JeffreyNeedsAHobby Fri 13-Jan-17 07:00:49

Could she look at Public Health Bxc instead as a route to refine choices via an MA?

floatyjosmum Fri 13-Jan-17 07:36:37

They are 2 very different jobs so I would get her to look into it a lot more.

I'm a child protection social worker and in theory my job is safe as you have to be qualified to do a lot of the work. Adults is very different and they have a lot of unqualified workers.

The work life balance is hard to get in sw, so I'd get her to take that into account. We rarely go out on a Friday night as we may not get away in time.

There are jobs out there but I think it harder for newly qualified sw to find work and the pay can significantly different between councils.

As someone said there are a lot of mature students on the course, a lot of unis will expect some experience as well and there are 200 days of placement to do as well.

lastqueenofscotland Fri 13-Jan-17 07:37:42

I wouldn't do a social work degree. If that is what she is considering she'd be better doing sociology and then the training afterwards

bigredboat Fri 13-Jan-17 07:42:33

I would suggest she only do a social work degree if she wants to be a social worker, the placements are long and demanding, if she wants a totally different career at the end of the course I imagine it would be hard to keep motivated.

Afo Fri 13-Jan-17 07:50:03

Having completed a biomedical science degree, there's no way I could have gotten through it without without biology and chemistry A-Levels, some of it was heavy stuff. The genetics module had apparantly the highest failure rate in the entire university (I scraped it the 2nd time). Biochemistry and physiology were hard enough to get my head around as well, never mind without a science background. I ended up not working as a scientist, many of my classmates didn't, so it is a good solid degree to move on from.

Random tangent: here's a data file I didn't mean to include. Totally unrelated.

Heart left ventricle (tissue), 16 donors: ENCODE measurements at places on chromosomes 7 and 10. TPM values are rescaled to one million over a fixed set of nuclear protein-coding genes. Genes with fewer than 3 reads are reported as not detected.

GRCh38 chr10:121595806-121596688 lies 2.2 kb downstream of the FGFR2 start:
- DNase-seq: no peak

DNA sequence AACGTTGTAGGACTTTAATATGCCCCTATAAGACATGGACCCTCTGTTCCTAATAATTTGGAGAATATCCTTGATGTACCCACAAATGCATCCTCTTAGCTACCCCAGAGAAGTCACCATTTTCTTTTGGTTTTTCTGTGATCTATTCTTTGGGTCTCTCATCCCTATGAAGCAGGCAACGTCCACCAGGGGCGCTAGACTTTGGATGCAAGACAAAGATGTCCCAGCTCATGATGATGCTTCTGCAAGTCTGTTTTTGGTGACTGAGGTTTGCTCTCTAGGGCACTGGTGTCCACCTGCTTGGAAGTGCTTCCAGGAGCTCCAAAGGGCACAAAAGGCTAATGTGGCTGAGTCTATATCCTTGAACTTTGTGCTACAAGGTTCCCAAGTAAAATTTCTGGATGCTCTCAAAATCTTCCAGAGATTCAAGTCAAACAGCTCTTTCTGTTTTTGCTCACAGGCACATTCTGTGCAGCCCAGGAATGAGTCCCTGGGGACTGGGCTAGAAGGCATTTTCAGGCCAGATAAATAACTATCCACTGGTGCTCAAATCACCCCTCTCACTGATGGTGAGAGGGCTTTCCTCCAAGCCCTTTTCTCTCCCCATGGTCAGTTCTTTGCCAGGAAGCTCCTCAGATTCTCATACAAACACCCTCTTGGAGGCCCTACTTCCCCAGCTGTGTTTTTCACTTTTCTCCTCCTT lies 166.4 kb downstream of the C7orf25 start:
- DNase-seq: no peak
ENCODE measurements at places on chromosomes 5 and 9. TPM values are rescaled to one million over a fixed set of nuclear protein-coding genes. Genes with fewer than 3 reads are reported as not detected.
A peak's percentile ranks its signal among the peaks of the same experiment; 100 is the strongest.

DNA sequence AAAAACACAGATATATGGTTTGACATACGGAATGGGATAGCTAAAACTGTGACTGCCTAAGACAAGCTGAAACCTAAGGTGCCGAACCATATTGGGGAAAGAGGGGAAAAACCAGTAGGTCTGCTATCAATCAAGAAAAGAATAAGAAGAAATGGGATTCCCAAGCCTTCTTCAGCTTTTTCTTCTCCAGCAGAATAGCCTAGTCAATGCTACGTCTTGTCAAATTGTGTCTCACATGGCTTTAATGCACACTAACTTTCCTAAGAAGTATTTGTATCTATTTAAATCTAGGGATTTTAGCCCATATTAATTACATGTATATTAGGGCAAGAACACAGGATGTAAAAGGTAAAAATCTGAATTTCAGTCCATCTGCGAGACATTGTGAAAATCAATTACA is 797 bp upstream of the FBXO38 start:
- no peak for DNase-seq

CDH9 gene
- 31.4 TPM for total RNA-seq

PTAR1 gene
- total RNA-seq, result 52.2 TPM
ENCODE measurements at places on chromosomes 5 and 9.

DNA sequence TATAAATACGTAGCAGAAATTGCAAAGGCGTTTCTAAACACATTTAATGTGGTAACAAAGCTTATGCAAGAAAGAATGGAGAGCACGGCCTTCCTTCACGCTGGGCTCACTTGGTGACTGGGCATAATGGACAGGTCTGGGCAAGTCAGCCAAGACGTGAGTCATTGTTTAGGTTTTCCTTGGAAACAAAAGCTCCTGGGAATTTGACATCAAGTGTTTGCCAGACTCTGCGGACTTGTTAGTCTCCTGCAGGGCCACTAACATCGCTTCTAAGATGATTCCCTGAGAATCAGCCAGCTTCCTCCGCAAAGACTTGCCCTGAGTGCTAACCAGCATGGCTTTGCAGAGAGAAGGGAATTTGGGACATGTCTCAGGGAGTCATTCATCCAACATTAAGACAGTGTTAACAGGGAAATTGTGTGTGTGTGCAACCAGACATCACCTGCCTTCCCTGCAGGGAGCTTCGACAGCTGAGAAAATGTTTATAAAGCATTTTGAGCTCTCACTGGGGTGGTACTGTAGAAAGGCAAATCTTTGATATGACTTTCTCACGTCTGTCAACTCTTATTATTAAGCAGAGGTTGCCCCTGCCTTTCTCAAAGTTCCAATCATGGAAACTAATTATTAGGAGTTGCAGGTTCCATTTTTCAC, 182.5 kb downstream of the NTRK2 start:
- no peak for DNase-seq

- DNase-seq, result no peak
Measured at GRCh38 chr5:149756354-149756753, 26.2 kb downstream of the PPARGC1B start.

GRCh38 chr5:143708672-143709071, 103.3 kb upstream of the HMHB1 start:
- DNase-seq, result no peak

Monkeymarbles Fri 13-Jan-17 07:51:54

Can she do some work experience?

I did a degree similar to bio med and realised I HATED being in a lab. Totally wasn't me. Liked science theory but not the practical application.

Retrained and now I'm a health care professional. Love it. The public sector is a pretty scary place to work at the moment and it's difficult to say how it's going in the future but the professions themselves will always be needed. Has she also considered physio, ot, speech and language or nursing? All have you can work with children and have different advantages in terms of opportunities to work privately/third sector/outside public sector.

Good luck!

TiffanyAching42 Fri 13-Jan-17 07:52:04

I'd suggest that if she really wants to be a social worker she waits and does a postgraduate degree qualification. Social work is a demanding course, and life experience and experience working in social care (volunteering usually) is just as important as academic qualifications. I was grateful I waited to social work as a post-grad, I was so much more mature and ready for the course.

GnomeDePlume Fri 13-Jan-17 08:10:06

When doing the uni trawl with DD even I as a non-scientist could see huge differences between different institutions for biomedical sciences. There were some courses which were very much set up to feed hospital path labs.

However, at one institution we could see that the field of pathology is going to change. We had a fascinating talk about some research being undertaken into automation of standardised testing.

They were working on a testing machine which would take a urine sample in at one end and push out a detailed result at the other meaning that a specific prescription could then be issued on the spot. This machine could be located in the doctor's surgery meaning that for routine tests the sample would not need to go off to the path lab.

Ultimately DD went into biochemistry which she loves.

Crumbs1 Fri 13-Jan-17 08:15:54

Sounds like she needs careers advice as the two are quite polar opposite and require a very different mindset/personality from the other.

thekaratekid Fri 13-Jan-17 08:21:21

I did a biomedical science degree. If she wants to be a biomedical scientist in the nhs then she needs a degree accredited by the institute of biomedical science to build up her portfolio. Mine isn't (uni's gloss over this fact) and I looked into converting it and it was so much hassle. Probably the only roles in an nhs lab without an accredited degree are capped at band 5.

A couple of years ago they were doing the "healthcare scientist" training route. You trained on the job and got a masters at the end. From memory, they were taking all sorts of science degrees, not just accredited ones. My info is about 3 years out of date though, so best to double check the facts!

There are lots of career options with biomed but the lab isn't for everyone. So perhaps some work experience would help her make her mind up?

flissfloss65 Fri 13-Jan-17 09:09:44

What A levels is she studying for? Surely she would need at least biology and chemistry A levels to get on the course.